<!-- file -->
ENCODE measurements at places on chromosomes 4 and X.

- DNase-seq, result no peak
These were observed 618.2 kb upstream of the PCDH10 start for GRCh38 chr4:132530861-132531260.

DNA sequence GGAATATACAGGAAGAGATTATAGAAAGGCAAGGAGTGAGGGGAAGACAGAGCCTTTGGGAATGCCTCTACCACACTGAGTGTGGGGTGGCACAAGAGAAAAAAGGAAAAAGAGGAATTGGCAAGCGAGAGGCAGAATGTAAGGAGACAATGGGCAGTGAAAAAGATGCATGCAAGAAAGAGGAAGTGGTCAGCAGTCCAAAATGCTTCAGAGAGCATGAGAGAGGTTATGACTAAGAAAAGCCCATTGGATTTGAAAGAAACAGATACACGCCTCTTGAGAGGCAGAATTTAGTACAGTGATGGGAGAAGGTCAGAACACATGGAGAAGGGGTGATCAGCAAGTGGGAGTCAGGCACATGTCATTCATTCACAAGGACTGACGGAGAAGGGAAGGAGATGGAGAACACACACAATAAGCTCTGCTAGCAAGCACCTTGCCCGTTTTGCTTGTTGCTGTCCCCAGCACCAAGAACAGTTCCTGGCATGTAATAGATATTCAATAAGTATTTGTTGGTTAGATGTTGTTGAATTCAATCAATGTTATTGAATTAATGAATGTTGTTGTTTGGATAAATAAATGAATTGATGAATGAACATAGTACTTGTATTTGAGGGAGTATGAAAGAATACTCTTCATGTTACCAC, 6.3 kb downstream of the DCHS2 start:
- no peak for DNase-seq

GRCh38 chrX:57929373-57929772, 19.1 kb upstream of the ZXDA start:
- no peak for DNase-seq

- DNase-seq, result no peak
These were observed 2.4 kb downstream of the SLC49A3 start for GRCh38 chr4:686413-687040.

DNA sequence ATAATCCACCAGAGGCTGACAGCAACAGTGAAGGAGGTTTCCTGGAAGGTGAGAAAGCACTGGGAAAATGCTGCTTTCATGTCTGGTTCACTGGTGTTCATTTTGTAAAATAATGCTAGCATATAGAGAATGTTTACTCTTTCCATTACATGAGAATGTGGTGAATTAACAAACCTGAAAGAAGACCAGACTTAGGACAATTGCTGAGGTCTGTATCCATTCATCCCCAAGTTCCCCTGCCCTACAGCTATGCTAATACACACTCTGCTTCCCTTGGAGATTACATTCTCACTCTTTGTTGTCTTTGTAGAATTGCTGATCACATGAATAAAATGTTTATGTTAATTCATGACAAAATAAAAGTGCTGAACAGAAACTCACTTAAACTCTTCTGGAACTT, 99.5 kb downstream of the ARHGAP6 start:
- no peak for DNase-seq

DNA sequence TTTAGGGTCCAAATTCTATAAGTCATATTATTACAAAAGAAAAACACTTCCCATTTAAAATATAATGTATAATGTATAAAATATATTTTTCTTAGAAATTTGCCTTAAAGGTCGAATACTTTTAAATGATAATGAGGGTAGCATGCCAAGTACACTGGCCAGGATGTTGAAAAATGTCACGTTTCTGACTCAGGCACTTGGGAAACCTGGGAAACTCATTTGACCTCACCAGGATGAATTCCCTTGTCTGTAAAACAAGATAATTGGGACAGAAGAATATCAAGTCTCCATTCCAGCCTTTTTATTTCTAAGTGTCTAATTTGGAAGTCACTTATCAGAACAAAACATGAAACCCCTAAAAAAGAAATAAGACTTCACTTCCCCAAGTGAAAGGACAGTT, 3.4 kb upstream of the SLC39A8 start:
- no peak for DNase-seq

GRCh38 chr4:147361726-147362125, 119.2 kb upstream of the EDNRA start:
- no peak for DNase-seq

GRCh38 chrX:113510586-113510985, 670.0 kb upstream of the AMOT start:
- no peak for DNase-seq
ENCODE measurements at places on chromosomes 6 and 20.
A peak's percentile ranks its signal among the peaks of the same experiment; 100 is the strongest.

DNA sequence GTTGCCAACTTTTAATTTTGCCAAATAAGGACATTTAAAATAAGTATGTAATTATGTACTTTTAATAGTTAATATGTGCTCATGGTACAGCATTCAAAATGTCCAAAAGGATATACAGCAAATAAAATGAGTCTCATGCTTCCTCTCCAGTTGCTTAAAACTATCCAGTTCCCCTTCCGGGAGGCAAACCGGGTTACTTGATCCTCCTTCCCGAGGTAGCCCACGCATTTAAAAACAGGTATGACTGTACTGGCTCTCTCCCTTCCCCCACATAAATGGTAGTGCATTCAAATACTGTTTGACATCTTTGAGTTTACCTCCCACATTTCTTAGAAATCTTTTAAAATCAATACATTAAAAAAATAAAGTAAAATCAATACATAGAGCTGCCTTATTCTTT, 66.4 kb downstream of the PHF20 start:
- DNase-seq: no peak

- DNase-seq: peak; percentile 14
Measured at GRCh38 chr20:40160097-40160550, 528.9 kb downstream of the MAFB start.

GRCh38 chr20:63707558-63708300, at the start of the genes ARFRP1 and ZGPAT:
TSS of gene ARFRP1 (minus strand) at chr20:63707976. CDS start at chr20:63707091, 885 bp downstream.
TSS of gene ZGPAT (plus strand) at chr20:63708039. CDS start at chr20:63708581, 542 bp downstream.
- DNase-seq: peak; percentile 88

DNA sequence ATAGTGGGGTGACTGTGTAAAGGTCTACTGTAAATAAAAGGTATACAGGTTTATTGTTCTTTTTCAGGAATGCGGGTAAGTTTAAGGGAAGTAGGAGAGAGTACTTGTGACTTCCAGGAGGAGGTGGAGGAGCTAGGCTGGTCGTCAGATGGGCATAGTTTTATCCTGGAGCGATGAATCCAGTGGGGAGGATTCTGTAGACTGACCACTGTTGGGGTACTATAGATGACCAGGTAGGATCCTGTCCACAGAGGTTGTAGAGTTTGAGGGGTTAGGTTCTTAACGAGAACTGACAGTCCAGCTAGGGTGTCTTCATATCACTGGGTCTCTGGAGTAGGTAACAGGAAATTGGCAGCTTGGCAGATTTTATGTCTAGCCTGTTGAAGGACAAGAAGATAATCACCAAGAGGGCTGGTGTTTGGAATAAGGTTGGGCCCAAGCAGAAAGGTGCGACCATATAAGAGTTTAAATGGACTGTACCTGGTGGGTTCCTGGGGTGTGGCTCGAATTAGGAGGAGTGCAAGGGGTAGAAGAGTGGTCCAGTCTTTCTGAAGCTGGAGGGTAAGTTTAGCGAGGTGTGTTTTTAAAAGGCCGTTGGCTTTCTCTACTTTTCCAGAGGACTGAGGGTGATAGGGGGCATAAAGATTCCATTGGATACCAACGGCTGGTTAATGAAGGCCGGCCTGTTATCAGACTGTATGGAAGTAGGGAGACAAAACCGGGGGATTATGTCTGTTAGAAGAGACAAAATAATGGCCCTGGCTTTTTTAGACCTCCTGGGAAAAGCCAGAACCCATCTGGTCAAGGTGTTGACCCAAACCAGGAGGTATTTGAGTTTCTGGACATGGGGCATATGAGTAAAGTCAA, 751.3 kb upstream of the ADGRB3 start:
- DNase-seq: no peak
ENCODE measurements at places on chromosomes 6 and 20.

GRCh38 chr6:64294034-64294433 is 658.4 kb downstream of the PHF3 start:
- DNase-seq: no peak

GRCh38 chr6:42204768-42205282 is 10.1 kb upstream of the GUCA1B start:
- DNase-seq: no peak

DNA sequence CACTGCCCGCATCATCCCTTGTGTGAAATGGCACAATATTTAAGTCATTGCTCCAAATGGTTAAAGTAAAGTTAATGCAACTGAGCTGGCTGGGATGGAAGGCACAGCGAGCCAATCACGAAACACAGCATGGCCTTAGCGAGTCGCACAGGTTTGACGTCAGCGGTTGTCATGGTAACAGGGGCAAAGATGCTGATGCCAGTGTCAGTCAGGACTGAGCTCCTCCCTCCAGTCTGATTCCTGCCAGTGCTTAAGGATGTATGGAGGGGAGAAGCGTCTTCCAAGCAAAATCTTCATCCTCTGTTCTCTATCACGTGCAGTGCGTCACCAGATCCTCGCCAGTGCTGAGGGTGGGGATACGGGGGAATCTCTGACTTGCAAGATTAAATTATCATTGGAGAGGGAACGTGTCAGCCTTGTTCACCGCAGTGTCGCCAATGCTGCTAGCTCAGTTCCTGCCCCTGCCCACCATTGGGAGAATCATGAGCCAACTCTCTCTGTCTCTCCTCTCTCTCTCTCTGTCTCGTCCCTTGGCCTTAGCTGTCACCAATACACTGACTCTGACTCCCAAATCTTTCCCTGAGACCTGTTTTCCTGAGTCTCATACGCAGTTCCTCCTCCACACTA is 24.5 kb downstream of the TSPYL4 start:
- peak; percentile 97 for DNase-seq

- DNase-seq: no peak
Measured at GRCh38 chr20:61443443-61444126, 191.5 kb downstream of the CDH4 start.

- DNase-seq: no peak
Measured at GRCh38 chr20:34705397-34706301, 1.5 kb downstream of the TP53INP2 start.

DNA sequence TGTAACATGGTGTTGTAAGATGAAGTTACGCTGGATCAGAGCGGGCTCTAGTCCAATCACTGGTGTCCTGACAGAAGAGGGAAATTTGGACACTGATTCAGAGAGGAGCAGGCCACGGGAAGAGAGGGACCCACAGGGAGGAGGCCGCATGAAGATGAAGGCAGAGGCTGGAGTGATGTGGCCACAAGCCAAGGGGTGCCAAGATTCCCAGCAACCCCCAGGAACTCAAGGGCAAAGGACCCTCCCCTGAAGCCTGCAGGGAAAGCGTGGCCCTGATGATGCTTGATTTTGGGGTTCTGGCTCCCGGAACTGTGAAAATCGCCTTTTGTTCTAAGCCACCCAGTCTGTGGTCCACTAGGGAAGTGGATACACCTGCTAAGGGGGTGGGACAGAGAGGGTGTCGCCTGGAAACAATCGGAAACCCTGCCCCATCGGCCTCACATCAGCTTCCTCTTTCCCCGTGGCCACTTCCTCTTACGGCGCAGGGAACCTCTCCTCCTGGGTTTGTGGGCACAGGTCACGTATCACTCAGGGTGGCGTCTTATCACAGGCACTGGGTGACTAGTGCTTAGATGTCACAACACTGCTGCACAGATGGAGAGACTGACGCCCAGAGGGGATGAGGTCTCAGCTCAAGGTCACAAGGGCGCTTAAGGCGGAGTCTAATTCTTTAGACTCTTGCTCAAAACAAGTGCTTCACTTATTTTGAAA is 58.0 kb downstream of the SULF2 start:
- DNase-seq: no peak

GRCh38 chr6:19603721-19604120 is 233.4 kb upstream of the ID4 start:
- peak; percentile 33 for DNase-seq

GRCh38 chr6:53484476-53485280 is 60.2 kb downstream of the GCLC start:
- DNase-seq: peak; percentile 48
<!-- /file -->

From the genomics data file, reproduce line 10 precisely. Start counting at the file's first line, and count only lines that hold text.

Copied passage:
DNA sequence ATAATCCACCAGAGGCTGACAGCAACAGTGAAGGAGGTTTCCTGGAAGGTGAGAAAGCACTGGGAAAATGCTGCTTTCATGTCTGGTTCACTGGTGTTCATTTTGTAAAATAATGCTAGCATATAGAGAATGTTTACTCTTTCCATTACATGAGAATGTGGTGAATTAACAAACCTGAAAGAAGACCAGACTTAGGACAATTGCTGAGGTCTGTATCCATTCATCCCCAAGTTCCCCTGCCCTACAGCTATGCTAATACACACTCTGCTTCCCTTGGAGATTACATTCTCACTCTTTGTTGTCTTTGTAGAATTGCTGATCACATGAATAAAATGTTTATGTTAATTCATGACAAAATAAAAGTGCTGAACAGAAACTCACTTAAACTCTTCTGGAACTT, 99.5 kb downstream of the ARHGAP6 start: